In this morning's New York Times, Gail Collins writes about the Catholic Church's opposition to the recently enacted mandate requiring most employers to pay for medical insurance that covers contraception: "The problem here is that they’re trying to get the government to do their work for them. They’ve lost the war at home, and they’re now demanding help from the outside."
Now if that isn't a good example of getting the story backwards, what is? This isn't about the Church trying to get the government to do anything. It's about the government forcing the Church to do something. Specifically, it is about a particular political class using State power to impose its ideology on the institutions of civil society.
The essence of totalitarianism lies in its elimination (or at least their disempowerment) of all subsidiary social institutions, leaving the individual dependent entirely on the State. The Founding Fathers designed a strong federal government with power to act in the national interest and a constitution adaptable to changing times and circumstances. But they also understood the totalitarian temptation and so added (admittedly as an afterthought) a Bill of Rights. The political class has gotten so used to trying to turn the 1st Amendment against religion that they may have forgotten why it was included in the constitution in the first place, which was, of course, to protect the religious freedoms of citizens from the power of the federal government.
In her column, Collins makes another interesting point, however, with which I am in partial agreement. "In a sane world, the government would be running the whole health care plan, the employers would be off the hook entirely and we would not be having this fight at all. " Indeed, if only the Democrats had been willing to cooperate with President Nixon in 1973 to extend Medicare to everyone! Then we would indeed have had universal health care - and without the baggage of maintaining private insurance! Collins is wrong, however, in thinking that contraception would likely have been included in such national health care coverage. (One of the curious things about that part of the political class's cultural ideology is that, even though its moral ideas are for the most part strikingly novel, it acts as if they were self-evident universally recognizable truths that are just obvious to any normal person!). It is safe to assume, of course, that in the 1970s, the idea of including contraception would have been anything but obvious to most people. And, if the issue had actually arisen, some sort of legislative prohibition - something like the later Hyde Amendment - would almost certainly have been included.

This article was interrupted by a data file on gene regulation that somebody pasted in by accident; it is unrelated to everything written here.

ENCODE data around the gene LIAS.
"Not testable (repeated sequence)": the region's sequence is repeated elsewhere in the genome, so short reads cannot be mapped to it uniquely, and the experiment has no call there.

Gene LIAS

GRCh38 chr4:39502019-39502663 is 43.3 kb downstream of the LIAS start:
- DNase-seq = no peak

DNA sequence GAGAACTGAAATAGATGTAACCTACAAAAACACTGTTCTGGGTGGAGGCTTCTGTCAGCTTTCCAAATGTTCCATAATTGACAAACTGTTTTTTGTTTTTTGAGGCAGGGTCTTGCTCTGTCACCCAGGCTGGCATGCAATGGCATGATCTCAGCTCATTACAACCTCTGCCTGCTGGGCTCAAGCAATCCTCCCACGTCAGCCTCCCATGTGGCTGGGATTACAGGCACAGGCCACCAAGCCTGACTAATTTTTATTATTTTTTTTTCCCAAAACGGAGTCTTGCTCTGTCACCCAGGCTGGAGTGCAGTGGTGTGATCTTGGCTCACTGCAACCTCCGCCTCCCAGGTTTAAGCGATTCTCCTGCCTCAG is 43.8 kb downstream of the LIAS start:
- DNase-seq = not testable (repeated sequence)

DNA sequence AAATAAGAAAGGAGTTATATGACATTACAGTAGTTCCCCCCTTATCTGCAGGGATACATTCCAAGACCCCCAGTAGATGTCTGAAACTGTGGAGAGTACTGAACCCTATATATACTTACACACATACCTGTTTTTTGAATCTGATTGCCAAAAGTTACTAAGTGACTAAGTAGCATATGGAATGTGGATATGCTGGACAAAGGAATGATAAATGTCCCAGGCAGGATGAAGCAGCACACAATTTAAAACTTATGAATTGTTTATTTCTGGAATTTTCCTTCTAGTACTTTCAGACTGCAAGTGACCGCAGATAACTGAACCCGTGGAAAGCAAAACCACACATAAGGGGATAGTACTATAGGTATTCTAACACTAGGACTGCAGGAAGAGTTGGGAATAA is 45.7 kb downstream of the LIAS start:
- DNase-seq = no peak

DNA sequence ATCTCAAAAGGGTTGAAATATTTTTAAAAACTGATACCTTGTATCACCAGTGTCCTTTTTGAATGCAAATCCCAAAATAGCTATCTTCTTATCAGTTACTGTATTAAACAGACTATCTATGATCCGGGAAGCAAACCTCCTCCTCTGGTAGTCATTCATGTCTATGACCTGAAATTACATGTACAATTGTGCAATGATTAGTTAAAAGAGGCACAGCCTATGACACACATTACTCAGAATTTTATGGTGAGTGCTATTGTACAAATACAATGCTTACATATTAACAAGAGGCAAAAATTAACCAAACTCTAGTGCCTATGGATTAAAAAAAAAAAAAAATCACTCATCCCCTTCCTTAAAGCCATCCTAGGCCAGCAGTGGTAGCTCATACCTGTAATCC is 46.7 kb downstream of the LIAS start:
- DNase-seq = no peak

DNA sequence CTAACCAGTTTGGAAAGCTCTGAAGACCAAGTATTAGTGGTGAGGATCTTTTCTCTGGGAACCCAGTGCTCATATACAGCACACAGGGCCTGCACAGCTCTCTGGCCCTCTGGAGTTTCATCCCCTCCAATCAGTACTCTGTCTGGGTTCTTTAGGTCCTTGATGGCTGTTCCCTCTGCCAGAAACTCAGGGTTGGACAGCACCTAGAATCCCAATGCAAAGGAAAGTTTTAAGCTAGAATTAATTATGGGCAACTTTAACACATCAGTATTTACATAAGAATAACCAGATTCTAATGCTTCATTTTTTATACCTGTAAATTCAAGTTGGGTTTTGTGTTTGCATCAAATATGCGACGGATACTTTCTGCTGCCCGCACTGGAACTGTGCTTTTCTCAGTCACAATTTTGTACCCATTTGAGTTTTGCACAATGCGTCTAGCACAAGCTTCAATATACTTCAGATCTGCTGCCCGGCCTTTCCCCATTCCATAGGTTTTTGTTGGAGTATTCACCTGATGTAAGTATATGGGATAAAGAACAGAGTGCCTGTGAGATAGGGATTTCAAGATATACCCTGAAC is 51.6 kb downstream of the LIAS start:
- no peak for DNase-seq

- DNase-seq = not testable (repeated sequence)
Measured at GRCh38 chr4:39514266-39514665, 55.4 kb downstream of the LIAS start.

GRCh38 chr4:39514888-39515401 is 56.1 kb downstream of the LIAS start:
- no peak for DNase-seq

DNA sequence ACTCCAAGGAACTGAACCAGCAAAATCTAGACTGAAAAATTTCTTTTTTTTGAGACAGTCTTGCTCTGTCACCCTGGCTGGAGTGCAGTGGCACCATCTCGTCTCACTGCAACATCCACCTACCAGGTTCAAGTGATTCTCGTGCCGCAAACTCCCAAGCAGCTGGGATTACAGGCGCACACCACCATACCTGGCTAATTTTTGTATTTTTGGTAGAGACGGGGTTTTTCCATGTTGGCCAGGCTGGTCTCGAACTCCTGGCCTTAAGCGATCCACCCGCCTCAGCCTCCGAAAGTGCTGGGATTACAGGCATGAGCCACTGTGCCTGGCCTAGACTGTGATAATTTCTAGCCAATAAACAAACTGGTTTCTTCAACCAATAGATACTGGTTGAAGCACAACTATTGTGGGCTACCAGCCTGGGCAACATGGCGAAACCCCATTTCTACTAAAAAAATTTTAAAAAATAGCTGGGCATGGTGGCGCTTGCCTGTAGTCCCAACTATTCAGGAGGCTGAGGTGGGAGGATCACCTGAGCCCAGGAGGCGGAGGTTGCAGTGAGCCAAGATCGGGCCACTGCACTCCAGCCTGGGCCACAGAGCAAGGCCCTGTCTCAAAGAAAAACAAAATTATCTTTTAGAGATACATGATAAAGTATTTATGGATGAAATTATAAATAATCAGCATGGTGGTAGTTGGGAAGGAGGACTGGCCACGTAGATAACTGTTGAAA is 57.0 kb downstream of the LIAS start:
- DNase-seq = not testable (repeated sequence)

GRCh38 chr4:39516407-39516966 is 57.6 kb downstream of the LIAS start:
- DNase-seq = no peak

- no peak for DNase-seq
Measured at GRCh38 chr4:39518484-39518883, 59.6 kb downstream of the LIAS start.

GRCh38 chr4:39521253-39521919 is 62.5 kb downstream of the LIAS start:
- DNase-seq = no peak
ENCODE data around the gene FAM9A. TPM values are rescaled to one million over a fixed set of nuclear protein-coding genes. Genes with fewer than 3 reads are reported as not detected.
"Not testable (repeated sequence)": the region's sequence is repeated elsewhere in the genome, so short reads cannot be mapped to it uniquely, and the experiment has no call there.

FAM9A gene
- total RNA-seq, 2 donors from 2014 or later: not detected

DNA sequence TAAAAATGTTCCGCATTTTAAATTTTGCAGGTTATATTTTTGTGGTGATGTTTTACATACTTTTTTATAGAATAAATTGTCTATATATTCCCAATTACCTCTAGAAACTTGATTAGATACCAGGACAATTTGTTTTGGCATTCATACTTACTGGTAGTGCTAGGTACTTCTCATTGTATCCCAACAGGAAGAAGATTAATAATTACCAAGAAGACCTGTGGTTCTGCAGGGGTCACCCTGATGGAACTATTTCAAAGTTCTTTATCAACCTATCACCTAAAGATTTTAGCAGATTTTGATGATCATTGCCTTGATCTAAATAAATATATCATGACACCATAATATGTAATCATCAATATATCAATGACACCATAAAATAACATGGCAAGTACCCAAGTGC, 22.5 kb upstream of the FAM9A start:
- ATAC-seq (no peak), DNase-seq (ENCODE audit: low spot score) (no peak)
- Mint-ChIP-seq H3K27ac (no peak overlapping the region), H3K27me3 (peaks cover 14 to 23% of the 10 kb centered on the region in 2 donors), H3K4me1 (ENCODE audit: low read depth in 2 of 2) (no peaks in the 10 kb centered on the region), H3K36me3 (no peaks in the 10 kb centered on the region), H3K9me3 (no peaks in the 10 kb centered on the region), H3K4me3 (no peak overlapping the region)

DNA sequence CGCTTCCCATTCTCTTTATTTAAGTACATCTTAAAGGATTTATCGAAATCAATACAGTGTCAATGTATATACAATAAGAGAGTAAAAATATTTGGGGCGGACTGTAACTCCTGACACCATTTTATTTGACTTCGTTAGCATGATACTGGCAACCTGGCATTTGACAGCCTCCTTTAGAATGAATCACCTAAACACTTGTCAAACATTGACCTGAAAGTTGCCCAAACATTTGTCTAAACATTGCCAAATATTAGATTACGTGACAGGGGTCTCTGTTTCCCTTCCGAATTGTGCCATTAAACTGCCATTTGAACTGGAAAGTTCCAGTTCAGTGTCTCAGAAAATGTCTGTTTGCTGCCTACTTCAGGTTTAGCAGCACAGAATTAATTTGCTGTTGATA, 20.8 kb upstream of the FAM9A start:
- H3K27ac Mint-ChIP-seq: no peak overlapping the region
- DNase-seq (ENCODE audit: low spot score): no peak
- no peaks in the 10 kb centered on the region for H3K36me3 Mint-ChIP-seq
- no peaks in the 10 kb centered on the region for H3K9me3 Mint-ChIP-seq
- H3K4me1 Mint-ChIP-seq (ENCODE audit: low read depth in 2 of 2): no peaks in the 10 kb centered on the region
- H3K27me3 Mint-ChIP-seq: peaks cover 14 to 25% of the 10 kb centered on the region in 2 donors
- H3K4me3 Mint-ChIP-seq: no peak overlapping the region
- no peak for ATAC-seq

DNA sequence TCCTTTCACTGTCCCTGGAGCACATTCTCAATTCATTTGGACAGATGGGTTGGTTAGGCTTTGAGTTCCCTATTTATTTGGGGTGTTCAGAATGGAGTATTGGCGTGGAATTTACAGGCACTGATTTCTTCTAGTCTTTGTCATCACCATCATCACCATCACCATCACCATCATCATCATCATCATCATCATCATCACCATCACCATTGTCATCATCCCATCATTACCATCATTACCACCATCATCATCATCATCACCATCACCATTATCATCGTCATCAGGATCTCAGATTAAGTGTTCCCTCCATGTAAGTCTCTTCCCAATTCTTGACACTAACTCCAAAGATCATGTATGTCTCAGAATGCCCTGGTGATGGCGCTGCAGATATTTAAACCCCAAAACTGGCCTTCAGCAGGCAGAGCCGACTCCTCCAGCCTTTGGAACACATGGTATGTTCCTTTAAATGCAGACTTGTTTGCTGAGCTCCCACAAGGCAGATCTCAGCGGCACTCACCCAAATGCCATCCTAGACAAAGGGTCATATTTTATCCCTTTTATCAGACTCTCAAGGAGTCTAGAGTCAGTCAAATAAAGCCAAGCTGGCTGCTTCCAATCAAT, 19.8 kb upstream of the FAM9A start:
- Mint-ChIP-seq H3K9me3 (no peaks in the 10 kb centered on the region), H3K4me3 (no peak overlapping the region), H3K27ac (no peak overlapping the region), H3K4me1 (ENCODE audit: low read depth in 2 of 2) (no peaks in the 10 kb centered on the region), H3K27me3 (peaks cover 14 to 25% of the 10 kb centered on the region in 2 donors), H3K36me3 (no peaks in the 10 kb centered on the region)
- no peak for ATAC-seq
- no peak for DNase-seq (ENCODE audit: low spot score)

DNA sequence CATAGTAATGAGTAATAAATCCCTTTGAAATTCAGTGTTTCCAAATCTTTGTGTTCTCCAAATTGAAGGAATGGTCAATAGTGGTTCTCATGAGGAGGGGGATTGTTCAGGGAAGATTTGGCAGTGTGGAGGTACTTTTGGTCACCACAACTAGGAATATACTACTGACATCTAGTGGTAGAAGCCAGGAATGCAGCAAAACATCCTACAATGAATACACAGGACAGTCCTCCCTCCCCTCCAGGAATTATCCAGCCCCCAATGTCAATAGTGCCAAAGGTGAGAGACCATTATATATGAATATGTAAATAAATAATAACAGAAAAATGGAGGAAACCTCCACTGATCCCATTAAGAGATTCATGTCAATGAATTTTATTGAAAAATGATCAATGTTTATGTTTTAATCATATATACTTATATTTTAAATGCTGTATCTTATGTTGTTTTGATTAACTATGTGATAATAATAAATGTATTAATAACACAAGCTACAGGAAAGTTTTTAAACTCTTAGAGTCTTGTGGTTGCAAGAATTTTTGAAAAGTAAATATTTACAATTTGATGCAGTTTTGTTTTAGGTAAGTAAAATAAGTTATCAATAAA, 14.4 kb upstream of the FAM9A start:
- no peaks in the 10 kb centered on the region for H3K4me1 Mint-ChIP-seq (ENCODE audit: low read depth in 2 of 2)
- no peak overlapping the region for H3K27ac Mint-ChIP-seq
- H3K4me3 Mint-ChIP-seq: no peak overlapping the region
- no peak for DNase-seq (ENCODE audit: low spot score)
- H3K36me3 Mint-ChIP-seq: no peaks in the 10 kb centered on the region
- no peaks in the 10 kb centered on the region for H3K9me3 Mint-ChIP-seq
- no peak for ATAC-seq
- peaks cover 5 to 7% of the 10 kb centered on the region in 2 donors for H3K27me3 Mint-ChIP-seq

In any case, universal health care remains a genuine public good which the Administration did well to pursue. Given the double danger facing the survival of its health care reform (in the courts and in the election), one would have thought that the Administration would be doing everything possible to build up popular support for it - instead of engaging in ideological grandstanding that, whatever else may happen, will almost certainly result in further undermining the commitment of many Americans to any federal effort to guarantee universal health care
(The photo above, taken from the opposite side of the Ponte Umberto I, is of the Palazzo di Giustitia, located on the west side of the Tiber in Rome. The massive building, derisively referred to by Romans as the "Palazzaccio,"was built after Italy's conquest of Rome to house the new secular law courts. By 1970, this monument to secularism was in danger of collapse and had to be evacualted, but has since been restored.)